Claes Oldenburg’s I Am For An Art, a 1961 ur-manifesto by the Swedish-American artist, who died this week aged 93. I often return to 20th C. art manifestos—especially the hellbent, gleeful, tech-fetishized violence of Marinetti’s Manifesto of Futurism (which, although deranged, contains a conviction in one’s ideas I’m envious of??). I re-read Oldenburg’s I Am For… a few times per year, as an antidote to brain fog. He writes of “slightly rotten funeral flowers,” “abandoned boxes tied like pharaohs,” and “the majestic art of dog turds, rising like cathedrals.” I loved him.
Multiple 90 Day Fiancé reaction videos from Dr. Kirk Honda, a marriage and family therapist based in Seattle. (See channel classics here and here.) The doctor appears to no longer practice, instead churning out a ceaseless stream of reality TV analysis under the moniker “Psychology in Seattle.” I don’t agree with every take, but I do find him a calming presence, and appreciate his insights. I also like it when he calls me a “deserving listener,” which happens every video. (However questionable its cast screening process and production methods, 90 Day Fiancé remains, in my opinion, one of the best reality shows, consistently serving up cross-cultural romance, catfishing, American exceptionalism, visa law, plus gender, economic and cultural powerplay.)
This NYT feature on prison consultants (audio version here), a profession that makes perfect sense within America’s culture of commodified docents. Writer Jack Hitt argues the industry is a natural market outgrowth of the US judicial system, and a means to soften the blow for first-time offenders (mainly monied, white-collar felons) as they prepare for prison. Among other things, consultants—usually formerly incarcerated themselves—help clients craft persuasive pre-sentencing reports, in the hope of minimizing their sentence or securing an ideal prison.
One $5.50 cup of cucumber soup—made with sour, salted cucumbers and boiled potato—from Little Poland on 2nd Avenue. The soup is served hot year-round, but there’s air con inside so that doesn’t matter. Little Poland’s take is buttery, recuperative and even better than their borscht.
Eva Hesse: Expanded Expansion at The Guggenheim and Portia Munsen: Bound Angel at PPOW Gallery. Both exhibitions are essential should you live in NY, especially the Guggenheim show—though it was smaller than I’d hoped. The show revolves around one of Hesse’s final works, finished a year before her death, aged just 34. It hasn’t been on public view for decades due to massive deterioration. Made with panels of rubberized cheesecloth—which once drooped like translucent theater curtains—rigid fiberglass, and polyester resin poles, Expanded Expansion was made to flex and adapt. The trouble was time. Hesse’s materials degraded quickly, becoming brittle and discolored. She knew this might happen: she didn’t care much for forced endurance. And so the restored work, still monumental but very much changed, raises questions. What’s the role of museums in preservation? Should an artist’s intentions supersede our wish to be close to a piece?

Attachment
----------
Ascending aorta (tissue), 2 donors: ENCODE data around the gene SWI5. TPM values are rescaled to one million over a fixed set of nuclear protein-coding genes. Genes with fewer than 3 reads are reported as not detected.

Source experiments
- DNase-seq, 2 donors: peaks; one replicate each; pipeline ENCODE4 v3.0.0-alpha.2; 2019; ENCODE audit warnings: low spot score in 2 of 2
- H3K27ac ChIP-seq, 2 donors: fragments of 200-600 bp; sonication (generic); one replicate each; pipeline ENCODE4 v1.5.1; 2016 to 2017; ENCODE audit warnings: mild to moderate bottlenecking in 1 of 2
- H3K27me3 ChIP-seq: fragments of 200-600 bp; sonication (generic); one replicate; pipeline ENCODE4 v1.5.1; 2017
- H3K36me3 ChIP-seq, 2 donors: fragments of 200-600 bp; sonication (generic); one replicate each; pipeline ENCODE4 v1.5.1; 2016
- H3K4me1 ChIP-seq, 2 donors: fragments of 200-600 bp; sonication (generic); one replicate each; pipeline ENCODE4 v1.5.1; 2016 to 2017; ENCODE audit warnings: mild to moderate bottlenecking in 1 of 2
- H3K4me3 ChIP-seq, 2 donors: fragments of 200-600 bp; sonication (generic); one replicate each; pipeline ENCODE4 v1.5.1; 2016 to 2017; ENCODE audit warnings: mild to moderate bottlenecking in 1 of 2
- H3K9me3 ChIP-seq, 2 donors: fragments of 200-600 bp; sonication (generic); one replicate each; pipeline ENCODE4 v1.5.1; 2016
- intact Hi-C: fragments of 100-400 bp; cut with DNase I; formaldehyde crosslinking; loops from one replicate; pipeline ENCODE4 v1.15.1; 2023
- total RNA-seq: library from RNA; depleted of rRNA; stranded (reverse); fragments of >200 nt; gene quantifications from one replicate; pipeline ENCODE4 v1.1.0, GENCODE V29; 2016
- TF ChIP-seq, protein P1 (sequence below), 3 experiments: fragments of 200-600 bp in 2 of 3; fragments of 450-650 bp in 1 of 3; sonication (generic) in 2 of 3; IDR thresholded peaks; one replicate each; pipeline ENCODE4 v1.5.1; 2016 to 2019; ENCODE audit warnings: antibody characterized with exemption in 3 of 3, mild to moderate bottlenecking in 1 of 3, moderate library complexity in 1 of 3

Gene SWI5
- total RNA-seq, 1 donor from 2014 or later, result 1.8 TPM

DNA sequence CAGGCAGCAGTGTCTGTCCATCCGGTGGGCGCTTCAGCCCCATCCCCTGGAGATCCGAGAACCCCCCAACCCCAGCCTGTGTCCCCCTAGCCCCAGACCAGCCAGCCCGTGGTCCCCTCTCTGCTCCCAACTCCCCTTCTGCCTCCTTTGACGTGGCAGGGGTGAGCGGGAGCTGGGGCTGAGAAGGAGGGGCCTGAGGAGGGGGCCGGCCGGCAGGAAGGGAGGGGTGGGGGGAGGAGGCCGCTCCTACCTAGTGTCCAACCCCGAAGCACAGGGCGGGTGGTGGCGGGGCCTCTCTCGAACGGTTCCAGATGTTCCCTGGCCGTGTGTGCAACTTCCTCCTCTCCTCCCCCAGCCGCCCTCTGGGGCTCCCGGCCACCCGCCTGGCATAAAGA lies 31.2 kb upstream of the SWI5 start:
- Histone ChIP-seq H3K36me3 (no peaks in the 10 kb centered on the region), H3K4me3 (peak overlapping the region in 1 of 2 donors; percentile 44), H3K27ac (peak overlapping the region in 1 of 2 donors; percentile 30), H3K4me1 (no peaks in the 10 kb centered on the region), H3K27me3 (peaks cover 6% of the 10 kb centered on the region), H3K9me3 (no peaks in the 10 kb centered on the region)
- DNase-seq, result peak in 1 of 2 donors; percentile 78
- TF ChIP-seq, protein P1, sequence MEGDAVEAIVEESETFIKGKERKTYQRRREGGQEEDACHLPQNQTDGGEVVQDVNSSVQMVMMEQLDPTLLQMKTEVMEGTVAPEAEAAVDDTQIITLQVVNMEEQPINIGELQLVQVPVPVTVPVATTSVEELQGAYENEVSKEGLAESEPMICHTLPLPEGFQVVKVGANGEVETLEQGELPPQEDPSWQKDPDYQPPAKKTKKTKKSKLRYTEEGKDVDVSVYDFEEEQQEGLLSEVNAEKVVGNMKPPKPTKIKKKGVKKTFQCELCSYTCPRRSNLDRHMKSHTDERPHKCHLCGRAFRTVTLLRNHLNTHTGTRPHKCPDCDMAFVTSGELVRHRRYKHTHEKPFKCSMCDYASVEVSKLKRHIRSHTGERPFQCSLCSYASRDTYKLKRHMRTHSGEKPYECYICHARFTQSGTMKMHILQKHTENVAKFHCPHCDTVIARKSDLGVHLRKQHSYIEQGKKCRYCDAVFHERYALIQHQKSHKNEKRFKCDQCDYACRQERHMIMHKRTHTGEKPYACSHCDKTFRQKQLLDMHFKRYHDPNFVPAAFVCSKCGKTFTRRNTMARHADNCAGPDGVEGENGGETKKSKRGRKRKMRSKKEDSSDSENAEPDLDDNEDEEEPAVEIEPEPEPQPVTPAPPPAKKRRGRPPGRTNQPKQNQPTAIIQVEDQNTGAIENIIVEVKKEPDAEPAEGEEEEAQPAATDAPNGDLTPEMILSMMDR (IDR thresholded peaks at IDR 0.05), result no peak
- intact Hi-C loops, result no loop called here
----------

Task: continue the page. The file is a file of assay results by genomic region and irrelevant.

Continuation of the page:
A reassuring NYT story on Magnus Carlsen, the world chess champion surrendering his title due to zero motivation. (He’s into poker now.) He said: “I simply don’t feel that I have a lot to gain … Although I am sure a match would be interesting for historical reasons and all of that, I don’t have any inclination to play, and I simply will not play the match.” Something about the phrasing—I simply will not—pleased me immensely.
Two secondhand books from Mercer Street Books & Records: Baudrillard’s In The Shadow of the Silent Majorities and The Jimmy Buffett Scrapbook (lol). Here is me last Saturday with the latter, taken by my friend Alisa:
Rec of the week: Are you still here? Is anyone?
Tell me what you’re listening to while working, if so. I’ve got brown noise on loop…
That’s my week! Thank you for indulging me.
All my love,